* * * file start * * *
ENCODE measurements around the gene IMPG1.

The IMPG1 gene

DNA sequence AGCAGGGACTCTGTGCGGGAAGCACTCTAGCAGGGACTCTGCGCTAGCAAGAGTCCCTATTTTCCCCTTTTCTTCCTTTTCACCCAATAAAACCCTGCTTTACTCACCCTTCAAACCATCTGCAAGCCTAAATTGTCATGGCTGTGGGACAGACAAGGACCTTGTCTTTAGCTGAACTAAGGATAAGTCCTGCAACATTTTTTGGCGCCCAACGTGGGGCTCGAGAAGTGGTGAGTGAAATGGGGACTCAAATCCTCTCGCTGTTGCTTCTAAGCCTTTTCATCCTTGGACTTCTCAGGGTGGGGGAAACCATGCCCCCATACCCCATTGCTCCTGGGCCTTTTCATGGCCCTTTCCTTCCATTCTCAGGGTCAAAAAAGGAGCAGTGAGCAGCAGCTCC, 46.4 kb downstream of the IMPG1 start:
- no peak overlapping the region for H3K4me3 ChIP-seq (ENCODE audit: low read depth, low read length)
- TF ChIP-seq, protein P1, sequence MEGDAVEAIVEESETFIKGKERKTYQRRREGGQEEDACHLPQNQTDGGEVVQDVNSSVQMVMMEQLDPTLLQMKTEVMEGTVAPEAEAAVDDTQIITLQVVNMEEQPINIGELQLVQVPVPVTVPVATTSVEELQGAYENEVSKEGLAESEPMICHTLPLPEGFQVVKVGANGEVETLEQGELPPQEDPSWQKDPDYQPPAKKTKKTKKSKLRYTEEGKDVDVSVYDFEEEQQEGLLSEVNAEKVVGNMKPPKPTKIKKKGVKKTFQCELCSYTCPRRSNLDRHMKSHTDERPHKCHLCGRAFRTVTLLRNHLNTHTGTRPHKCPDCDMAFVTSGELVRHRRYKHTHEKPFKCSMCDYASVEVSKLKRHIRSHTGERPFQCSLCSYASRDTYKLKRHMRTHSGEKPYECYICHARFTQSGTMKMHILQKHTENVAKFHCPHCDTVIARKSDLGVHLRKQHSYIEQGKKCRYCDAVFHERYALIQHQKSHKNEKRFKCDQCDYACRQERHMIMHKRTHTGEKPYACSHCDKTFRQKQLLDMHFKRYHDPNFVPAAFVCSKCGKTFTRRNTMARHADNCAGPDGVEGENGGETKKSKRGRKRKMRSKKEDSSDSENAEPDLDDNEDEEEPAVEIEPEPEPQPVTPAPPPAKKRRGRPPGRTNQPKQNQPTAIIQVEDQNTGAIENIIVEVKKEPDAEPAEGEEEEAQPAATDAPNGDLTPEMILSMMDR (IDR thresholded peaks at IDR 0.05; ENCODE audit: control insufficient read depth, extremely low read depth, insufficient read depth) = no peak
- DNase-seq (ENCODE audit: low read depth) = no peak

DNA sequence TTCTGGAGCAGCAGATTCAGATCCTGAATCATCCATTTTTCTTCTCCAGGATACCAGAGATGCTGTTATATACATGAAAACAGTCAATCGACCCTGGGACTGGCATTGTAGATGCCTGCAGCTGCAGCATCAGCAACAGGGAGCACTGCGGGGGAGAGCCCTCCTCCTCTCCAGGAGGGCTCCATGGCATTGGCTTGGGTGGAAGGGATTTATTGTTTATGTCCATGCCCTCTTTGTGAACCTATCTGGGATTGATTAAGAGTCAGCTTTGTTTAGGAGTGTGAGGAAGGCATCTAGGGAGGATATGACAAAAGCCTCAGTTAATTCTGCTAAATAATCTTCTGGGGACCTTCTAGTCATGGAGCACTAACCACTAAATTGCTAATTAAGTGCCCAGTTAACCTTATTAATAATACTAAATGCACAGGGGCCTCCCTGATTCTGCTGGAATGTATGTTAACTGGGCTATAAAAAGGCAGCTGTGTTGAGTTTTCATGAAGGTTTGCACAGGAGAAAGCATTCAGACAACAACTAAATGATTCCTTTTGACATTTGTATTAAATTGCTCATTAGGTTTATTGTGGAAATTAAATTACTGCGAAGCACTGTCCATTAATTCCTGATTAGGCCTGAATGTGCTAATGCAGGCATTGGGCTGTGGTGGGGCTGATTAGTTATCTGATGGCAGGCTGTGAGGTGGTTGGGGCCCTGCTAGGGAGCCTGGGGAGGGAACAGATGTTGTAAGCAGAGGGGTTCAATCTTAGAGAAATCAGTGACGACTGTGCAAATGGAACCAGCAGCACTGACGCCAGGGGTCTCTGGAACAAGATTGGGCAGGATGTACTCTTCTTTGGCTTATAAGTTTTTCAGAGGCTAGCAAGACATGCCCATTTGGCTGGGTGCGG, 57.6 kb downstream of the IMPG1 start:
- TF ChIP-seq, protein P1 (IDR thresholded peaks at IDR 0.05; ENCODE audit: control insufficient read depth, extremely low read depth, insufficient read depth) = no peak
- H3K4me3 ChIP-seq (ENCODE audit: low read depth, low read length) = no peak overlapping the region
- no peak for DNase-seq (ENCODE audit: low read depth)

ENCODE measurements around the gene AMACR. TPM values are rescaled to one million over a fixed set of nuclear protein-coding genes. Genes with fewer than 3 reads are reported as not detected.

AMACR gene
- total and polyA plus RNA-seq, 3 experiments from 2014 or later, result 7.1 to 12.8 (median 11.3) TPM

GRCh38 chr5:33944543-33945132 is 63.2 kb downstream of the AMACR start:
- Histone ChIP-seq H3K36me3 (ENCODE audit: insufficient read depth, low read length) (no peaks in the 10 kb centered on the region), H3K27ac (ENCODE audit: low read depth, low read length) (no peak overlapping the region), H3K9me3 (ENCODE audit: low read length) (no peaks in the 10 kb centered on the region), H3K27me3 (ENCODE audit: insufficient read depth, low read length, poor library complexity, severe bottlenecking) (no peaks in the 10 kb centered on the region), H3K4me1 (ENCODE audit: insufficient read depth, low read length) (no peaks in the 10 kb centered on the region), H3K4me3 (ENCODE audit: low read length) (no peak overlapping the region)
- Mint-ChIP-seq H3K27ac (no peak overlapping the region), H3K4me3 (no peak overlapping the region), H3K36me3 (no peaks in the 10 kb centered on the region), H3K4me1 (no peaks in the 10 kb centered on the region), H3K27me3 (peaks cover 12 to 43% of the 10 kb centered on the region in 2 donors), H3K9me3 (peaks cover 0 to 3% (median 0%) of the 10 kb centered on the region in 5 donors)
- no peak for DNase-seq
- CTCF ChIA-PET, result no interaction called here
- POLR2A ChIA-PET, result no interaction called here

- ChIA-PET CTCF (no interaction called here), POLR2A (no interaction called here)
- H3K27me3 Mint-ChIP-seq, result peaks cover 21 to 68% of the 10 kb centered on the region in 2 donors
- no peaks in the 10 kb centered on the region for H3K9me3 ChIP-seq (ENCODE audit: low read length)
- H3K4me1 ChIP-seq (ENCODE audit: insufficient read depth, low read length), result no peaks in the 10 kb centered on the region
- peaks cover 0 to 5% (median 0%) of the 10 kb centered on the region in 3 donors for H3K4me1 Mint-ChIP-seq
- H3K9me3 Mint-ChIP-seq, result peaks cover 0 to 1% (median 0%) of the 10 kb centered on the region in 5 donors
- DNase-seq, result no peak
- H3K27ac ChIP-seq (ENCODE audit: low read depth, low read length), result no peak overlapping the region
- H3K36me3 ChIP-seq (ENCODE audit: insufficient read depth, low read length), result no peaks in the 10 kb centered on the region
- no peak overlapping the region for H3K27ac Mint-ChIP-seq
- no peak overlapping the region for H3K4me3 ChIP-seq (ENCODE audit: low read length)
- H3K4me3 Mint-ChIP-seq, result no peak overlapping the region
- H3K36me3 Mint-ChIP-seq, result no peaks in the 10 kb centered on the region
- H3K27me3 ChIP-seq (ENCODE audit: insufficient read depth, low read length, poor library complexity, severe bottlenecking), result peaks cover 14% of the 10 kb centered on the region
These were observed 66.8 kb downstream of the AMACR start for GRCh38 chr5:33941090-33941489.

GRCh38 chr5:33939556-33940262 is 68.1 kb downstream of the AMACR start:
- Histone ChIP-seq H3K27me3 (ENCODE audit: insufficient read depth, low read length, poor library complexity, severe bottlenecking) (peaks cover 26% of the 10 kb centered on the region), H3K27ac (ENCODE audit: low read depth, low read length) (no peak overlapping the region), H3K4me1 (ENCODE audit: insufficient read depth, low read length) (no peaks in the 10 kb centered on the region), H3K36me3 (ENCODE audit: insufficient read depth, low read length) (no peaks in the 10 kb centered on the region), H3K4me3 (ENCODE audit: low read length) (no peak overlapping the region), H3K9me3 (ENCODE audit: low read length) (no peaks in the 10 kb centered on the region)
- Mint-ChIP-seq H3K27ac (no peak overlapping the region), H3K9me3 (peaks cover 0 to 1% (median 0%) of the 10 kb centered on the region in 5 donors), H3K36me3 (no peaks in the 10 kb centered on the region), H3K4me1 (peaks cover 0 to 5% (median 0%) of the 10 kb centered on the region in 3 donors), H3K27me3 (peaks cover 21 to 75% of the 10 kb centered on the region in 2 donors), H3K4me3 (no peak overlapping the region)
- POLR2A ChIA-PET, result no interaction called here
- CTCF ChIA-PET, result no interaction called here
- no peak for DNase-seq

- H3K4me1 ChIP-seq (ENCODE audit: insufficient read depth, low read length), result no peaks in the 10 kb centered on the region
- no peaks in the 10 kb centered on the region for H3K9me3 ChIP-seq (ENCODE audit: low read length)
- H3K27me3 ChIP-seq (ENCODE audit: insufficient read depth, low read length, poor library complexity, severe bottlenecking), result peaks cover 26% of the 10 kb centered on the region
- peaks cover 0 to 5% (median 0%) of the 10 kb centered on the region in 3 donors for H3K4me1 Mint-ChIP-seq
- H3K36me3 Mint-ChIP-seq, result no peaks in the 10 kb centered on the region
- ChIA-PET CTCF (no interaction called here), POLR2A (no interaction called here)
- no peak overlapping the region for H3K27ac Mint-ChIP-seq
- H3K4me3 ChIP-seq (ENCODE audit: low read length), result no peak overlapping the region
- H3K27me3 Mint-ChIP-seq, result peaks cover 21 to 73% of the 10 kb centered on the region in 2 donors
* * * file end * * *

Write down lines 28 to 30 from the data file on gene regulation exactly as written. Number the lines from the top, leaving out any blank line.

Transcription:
- H3K36me3 ChIP-seq (ENCODE audit: insufficient read depth, low read length), result no peaks in the 10 kb centered on the region
- no peak overlapping the region for H3K27ac Mint-ChIP-seq
- no peak overlapping the region for H3K4me3 ChIP-seq (ENCODE audit: low read length)